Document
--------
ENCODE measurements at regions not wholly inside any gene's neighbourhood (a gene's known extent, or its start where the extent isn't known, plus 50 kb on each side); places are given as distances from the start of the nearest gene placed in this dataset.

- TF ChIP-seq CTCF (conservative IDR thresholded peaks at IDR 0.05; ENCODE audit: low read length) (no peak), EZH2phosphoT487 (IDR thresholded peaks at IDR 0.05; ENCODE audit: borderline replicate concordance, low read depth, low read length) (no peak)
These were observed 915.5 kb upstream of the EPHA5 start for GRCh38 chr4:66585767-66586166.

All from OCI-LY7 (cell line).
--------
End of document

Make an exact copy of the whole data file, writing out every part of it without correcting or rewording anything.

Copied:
ENCODE measurements at regions not wholly inside any gene's neighbourhood (a gene's known extent, or its start where the extent isn't known, plus 50 kb on each side); places are given as distances from the start of the nearest gene placed in this dataset.

- TF ChIP-seq CTCF (conservative IDR thresholded peaks at IDR 0.05; ENCODE audit: low read length) (no peak), EZH2phosphoT487 (IDR thresholded peaks at IDR 0.05; ENCODE audit: borderline replicate concordance, low read depth, low read length) (no peak)
These were observed 915.5 kb upstream of the EPHA5 start for GRCh38 chr4:66585767-66586166.

All from OCI-LY7 (cell line).